Director: Milan Luthria
Writer: Rajat Arora
Cast: Tara Sutaria, Kumud Mishra, Ahan Shetty, Saurabh Shukla
Cinematographer: Ragul Dharuman
Editor: Rajesh Pandey
Ishana in Tadap is the less interesting brother of Kabir Singh. Unlike Kabir, he doesn’t bulldoze a woman into romance – actually it’s the opposite, she makes the first move. But just like Kabir, he becomes unhinged when the love story splinters. He becomes a testosterone-fueled Devdas, drinking, destroying property, breaking bones and later, forcibly attempting to make his partner stay with him. Obviously, Ishana hasn’t got the memo on consent. He also runs a movie theatre, which also allows him to project a photo of the woman he has lost on a big screen and then weep abjectly. It’s as dreary as it sounds.
Like Kabir Singh, Tadap is a remake of a successful Telugu film. Released in 2018, RX 100 is a twisted, misogynistic take on female desire. Writer-director Ajay Bhupathi, and dialogue writer Tajuddin Syed, create a female character who lives life on her own decidedly nasty terms but is then punished for it. The film, inspired by true life events, asks us to feel the pain of a man whose love is so consuming that his aggression is justified – so it’s okay for him to tie a woman to her bed or almost strangle her by hoisting her up into the air. Because she deserves it.
Despite the vile gender politics, RX 100 is consistently watchable. Ajay doesn’t try to dilute what his heroine does. So when Indu first sees Shiva, he is bare-chested and she and the camera linger on his bare torso. Director Milan Luthria, who has adapted the film from a script by frequent writing partner Rajat Arora, varnishes the relationship. Ramisa in Tadap is very much the angelic if slightly entitled rich girl who flirts with Ishana. In RX 100, the lead, played by Kartikeya Gummakonda, is a sexually naïve country bumpkin who must be taught to kiss. But Tadap is the launch vehicle for a star son, Ahan Shetty, which means that even a chhota shehar ka ladka must have a degree of swag. The screenplay creates room for him to do it all, including race through a quarry during blasts and show off slick dance moves at a rave.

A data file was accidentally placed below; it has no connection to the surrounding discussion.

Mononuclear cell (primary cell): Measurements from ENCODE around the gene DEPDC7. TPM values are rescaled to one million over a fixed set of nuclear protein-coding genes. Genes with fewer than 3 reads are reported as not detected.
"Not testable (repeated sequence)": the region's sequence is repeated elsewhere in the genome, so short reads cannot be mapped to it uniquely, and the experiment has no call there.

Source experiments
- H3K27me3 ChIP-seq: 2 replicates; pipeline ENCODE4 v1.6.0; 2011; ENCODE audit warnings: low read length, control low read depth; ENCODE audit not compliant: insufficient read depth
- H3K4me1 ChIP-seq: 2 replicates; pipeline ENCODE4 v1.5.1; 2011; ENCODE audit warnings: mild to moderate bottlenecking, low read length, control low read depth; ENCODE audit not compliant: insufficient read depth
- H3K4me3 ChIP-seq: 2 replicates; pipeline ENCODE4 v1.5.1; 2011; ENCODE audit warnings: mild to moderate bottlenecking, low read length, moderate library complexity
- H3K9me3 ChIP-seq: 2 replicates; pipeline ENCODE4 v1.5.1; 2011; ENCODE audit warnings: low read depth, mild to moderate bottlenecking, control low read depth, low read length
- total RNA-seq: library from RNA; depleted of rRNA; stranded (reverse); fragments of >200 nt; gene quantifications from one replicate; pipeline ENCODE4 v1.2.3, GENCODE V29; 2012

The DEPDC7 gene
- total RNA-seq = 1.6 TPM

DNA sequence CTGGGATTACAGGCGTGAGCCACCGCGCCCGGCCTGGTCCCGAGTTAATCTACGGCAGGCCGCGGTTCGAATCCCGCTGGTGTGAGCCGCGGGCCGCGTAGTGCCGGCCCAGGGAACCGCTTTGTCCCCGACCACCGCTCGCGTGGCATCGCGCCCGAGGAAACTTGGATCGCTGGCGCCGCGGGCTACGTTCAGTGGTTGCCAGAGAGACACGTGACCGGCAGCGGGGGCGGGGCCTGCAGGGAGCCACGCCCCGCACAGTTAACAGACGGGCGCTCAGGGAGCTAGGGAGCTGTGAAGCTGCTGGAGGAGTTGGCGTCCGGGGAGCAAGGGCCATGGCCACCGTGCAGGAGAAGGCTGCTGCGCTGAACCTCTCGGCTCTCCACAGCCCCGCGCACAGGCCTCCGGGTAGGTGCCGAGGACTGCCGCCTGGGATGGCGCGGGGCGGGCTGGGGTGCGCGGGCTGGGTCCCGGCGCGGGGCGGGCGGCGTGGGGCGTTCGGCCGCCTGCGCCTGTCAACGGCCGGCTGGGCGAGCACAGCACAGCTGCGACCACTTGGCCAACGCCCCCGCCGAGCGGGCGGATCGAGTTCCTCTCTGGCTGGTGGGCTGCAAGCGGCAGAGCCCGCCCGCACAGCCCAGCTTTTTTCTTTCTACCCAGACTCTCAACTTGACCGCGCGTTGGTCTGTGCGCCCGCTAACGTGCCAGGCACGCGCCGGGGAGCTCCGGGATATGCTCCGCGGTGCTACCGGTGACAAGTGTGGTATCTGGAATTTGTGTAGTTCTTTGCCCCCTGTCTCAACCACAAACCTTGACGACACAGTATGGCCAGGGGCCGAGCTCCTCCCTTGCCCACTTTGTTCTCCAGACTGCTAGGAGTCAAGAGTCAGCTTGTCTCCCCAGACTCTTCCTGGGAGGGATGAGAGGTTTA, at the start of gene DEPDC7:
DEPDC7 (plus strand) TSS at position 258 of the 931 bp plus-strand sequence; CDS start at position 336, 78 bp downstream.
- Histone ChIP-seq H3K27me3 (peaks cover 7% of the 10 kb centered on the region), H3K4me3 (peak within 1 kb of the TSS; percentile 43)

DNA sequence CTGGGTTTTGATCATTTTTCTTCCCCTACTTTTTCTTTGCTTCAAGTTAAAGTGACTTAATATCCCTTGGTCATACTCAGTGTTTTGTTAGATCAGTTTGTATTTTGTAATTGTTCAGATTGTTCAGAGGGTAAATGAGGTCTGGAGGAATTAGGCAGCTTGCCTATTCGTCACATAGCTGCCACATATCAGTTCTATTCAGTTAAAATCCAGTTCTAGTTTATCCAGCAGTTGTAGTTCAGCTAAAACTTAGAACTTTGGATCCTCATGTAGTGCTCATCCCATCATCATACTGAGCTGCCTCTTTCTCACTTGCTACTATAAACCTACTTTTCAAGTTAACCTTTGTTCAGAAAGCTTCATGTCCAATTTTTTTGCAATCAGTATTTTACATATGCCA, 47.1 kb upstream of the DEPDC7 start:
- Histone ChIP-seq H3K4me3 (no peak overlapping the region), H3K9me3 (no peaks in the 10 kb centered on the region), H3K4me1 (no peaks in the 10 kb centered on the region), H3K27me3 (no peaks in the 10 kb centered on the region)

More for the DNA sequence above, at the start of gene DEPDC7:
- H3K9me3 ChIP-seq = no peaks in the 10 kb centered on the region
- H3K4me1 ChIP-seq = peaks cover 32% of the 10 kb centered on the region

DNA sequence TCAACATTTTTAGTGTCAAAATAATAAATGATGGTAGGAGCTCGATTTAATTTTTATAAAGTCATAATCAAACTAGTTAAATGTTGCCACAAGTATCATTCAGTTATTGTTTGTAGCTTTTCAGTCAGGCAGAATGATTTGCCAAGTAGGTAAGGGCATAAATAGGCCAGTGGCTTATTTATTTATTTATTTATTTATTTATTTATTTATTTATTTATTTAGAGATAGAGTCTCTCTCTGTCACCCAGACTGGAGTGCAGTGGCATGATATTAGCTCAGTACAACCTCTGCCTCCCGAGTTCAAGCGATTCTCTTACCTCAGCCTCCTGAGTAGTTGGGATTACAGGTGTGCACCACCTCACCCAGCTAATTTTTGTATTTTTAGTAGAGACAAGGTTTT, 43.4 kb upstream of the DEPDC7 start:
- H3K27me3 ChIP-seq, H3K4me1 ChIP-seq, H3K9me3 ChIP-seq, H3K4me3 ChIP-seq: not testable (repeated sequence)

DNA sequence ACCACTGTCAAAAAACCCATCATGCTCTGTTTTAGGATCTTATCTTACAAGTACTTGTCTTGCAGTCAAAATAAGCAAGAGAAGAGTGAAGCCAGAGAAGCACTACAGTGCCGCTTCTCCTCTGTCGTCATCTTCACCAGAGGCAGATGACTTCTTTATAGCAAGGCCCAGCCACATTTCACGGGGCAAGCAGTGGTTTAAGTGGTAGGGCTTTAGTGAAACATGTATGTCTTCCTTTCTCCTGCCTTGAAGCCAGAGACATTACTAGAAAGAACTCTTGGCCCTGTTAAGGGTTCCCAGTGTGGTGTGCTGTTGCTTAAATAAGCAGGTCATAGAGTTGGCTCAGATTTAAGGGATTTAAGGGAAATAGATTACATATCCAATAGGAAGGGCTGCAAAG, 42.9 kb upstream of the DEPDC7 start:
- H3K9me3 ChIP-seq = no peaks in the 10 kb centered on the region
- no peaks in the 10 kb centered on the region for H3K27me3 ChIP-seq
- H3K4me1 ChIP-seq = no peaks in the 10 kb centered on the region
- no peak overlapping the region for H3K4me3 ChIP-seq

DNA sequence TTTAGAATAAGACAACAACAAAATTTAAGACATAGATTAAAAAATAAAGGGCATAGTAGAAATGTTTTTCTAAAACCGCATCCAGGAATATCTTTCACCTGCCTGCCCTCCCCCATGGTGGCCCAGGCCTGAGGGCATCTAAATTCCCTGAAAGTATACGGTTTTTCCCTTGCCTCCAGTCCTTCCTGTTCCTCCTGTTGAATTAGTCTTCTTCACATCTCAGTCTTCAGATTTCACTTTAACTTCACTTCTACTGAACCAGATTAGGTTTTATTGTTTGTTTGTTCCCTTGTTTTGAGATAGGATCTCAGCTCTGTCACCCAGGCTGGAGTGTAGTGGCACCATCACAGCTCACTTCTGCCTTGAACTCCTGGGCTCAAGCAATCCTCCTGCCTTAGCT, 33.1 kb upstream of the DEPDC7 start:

Milan, maker of films like The Dirty Picture and Once Upon a Time in Mumbaai, has a flair for making pulpy, old-school movies – the kind in which characters don’t speak to each other, they participate in dialogue baazi, and the emotions are always straining to be larger than life. In one scene, Ishana says: Mohabbat mazhab ho gayi hai mera. In another, a bad cop tells him: Teri pyaar ki batti toh main lal karoonga. And this line is the clincher – a kindly aunty who runs a coffee shop advises Ishana to give up because, ‘Auraat kab meherbaan ho, kab mazaak bana de, koi nahi janta.’ Really? It’s almost 2022. Why is Hindi cinema propagating such nonsense?
But the worst sin in my book isn’t bad politics. It’s dullness. And that is what Tadap’s biggest problem is. Despite hewing closely to the original, the film doesn’t find its footing. Perhaps because it places too much of a burden on its leads – Ahan and Tara Sutaria. Ahan has a solid screen presence. He pulls off the action with ease. Tara looks lovely. But the characters in Tadap have dual personalities. The scenes in the film, especially during the climax, needed actors capable of much more expression and precision.
The actors are also hobbled by the generic writing. All we know about Ishana is that he is the ‘local darling’ of Mussoorie, where the film is set. He is described as ‘bahut hi loyal aur saaf dil ka.’ Ramisa is even more basic – she’s studying in London and likes to take pictures. She also introduces Ishana to smoking – yes, this is that sort of film in which smoking is a sign of moral character – for women only of course.
But Tadap mostly hovers around tedious. The film is playing at a theatre near you. Don’t forget to wear a mask.